Ngunnawal Elder and grandmother Lillian Bell is proving age is no barrier by becoming one of the NSW Rural Fire Service’s newest recruits.
She recently completed the organisation’s Bush Firefighter training with nine other Aboriginal people, including Ngunnawal Elders Ken and Pam Bell, from the Yass Valley.
Together, they will assist their community with returning cultural burning to Ngunnawal country.
“I felt it was important to be involved to show leadership to our younger generation,” Aunty Lillian said.
This ancient practice has been slowly phased out since European colonisation, however, there has been a renewed interest in cultural burning as a way to reduce fuel loads and heal the country since the devastating Black Summer fires.
“It’s a practice we’ve done for thousands of years and more and more people are realising it has to be reintroduced. It promotes the growth of our native plants, improves the health of our soils and reconnects us to our ancestors,” said Aunty Lillian.
Last weekend, Aunty Lillian led her first cultural burn surrounded by her children and grandchildren on private property in the Yass Valley.
“I saw nothing but pride and confidence in Aunty Lillian,” said Ngunnawal man and Onerwal Local Aboriginal Land Council (LALC) chief executive Brad Bell.
This has been Aunty Lillian, Brad and the community’s dream for more than two years and made possible through a partnership between the Onerwal LALC and Local Land Services (LLS) in Yass.
“The LLS and Onerwal LALC partnership was formed in 2019 when LLS provided capacity for community members to undergo a Certificate III in Land and Conservation Management,” said land services officer Miles Pendlebury.
“LLS’s involvement in the cultural burning project is essentially to act as a conduit between the LALC and the other agencies involved, such as NSW RFS and ACT Parks and Conservation, and to facilitate meetings and events which essentially drive the momentum of the project.”
The NAIDOC 2021 theme is ‘heal country’ and presents the perfect opportunity for Yass Valley’s Aboriginal community to share why cultural burning is important to them and the area.
Their first public cultural burn will be held on Grampian Street on Friday, 9 July.
“It’s really important that we lead this because a cultural burn isn’t a cultural burn unless the traditional custodians are leading it,” said Brad.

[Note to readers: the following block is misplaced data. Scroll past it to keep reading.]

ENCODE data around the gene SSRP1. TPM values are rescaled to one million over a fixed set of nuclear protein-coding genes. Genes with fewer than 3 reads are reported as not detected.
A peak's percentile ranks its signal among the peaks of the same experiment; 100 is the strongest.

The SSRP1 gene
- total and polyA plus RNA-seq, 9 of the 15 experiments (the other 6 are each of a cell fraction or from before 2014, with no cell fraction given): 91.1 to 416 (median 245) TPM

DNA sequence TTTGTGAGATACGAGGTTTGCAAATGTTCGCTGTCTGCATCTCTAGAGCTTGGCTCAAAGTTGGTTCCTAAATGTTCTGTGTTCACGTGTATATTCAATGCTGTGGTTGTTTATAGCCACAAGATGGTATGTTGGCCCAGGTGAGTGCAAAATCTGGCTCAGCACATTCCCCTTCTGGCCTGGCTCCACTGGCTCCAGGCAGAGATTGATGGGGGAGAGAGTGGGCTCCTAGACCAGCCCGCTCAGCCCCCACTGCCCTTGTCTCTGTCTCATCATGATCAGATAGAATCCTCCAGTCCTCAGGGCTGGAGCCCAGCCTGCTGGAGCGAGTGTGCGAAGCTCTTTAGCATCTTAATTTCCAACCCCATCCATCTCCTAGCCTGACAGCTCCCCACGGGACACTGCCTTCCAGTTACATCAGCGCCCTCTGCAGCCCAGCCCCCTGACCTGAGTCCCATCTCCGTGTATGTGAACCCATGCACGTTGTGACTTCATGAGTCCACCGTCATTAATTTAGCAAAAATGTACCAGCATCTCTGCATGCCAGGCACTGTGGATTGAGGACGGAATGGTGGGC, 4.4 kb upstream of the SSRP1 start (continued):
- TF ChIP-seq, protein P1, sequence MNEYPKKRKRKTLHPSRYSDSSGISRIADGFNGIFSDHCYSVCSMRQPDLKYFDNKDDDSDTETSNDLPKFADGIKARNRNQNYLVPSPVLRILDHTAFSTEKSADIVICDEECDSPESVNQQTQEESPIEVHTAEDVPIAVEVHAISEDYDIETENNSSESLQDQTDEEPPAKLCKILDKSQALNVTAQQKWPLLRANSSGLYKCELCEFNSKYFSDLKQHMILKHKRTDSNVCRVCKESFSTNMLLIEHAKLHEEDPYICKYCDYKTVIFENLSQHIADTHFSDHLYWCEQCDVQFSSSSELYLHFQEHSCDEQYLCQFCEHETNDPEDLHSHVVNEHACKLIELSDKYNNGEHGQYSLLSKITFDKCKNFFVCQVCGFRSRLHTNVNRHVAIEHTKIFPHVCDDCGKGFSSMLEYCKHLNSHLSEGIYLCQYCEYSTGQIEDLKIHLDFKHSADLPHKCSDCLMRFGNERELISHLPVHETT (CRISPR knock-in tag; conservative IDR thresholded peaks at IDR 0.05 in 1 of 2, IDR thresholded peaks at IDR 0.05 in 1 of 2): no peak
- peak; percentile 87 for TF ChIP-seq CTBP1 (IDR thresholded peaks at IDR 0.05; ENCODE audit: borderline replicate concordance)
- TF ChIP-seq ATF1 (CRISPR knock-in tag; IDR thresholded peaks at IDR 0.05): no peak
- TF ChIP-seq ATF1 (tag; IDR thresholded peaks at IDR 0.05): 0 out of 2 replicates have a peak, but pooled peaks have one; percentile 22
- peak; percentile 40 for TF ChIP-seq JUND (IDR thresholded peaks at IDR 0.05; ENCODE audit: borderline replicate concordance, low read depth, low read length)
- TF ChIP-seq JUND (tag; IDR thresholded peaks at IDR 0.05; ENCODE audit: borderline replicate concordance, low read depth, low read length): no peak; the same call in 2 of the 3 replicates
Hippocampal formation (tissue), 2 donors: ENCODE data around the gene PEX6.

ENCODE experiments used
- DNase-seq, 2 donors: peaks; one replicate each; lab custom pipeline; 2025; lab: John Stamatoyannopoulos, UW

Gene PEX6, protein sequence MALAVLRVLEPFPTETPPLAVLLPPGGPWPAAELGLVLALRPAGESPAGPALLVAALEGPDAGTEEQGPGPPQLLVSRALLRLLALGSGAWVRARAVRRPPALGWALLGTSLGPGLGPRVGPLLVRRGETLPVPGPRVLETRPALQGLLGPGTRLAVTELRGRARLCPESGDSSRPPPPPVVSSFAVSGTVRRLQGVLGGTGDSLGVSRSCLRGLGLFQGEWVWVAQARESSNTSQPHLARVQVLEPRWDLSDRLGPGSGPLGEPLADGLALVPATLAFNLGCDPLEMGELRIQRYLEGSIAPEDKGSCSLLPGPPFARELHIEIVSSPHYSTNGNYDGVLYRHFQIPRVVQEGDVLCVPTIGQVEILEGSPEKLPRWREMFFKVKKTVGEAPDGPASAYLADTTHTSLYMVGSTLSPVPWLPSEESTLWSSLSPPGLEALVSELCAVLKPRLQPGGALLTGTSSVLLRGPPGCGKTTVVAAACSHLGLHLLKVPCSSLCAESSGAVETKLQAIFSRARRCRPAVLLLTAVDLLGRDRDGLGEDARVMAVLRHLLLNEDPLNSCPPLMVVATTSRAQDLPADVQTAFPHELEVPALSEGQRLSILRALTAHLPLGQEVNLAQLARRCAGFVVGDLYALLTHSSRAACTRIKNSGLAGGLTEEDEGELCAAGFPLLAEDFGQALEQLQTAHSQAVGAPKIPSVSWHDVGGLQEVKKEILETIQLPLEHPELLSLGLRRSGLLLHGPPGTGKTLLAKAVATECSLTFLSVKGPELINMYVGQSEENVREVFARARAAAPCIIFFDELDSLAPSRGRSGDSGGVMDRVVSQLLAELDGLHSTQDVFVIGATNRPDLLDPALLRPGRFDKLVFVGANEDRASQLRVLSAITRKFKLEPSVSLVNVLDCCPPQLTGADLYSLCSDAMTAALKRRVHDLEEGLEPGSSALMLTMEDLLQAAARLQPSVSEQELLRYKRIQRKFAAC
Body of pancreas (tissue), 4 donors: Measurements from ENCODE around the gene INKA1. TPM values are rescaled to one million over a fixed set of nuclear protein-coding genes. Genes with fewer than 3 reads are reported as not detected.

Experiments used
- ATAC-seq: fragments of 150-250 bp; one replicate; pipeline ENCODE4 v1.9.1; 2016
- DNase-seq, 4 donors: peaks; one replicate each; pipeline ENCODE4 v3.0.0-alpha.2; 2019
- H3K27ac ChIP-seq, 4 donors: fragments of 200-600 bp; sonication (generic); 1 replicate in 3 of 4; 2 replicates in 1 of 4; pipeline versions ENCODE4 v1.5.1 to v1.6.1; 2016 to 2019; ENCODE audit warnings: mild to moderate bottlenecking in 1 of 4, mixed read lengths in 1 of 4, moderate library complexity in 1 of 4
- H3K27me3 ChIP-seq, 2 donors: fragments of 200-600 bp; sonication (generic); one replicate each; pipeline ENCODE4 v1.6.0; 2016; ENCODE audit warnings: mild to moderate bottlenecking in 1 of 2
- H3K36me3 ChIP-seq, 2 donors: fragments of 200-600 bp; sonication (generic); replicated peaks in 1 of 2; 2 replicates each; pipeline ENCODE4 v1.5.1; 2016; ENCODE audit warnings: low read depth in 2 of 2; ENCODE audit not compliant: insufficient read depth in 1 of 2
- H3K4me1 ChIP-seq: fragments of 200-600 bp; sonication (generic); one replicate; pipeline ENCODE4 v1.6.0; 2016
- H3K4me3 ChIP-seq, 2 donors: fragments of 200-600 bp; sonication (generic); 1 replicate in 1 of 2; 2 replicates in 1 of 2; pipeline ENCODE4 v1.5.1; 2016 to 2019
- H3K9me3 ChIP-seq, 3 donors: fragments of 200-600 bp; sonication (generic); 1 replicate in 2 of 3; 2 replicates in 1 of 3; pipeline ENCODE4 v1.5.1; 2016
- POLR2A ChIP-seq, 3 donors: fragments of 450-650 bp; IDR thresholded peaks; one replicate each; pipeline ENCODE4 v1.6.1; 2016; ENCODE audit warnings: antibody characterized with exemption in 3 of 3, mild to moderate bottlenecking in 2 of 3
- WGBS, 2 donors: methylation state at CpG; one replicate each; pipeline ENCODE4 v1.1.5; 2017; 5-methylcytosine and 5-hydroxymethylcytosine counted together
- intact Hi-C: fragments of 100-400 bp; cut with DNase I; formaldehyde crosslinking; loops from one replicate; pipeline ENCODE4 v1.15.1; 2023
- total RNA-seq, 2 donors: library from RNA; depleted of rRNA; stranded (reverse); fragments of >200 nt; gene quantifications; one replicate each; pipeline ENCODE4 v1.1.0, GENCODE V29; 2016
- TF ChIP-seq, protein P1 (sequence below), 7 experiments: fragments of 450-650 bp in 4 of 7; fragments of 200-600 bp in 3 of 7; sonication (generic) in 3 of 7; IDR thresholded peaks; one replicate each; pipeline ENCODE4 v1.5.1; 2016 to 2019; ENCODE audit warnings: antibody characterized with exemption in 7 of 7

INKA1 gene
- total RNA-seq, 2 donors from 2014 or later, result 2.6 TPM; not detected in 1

NSW South Coast paving the way
South East LLS Aboriginal community support officer and Yuin man Graham Moore has been working with the Onerwal LALC.
He has also been involved with returning cultural burning to the NSW far South Coast.
Graham said cultural burning has become popular on the coast, which was among the areas hardest hit by the Black Summer fires.
“Cultural burning is very different to hazard reduction burning because the fire doesn’t get as hot or as high,” he said.
“During a hazard reduction burn, the flame height goes above the trees, burning leaves and opening up the canopy so there’s no moisture left in the soil. Then the plants compete and plants like bracken and black wattles thrive, so the landscape changes. That then means the birds that used to come to feed off the smaller bug systems don’t because the plants those bugs thrive on are gone.”
Graham also said cultural burning is not just an opportunity to heal the country, but also to help Aboriginal children reconnect to their country.
He recently met with local Aboriginal high school students to carry out a cultural burn in Murrah near Bermagui.
“These are kids who have been in trouble with the police,” said Graham. “We need to get them off their phones and devices and back to country.
“Through this initiative, they are learning about how to read country and our seasons. Europeans are taught about four seasons, but we have up to 12.”
The initiative is run in partnership with local police and Graham would like to run something similar in the Yass Valley.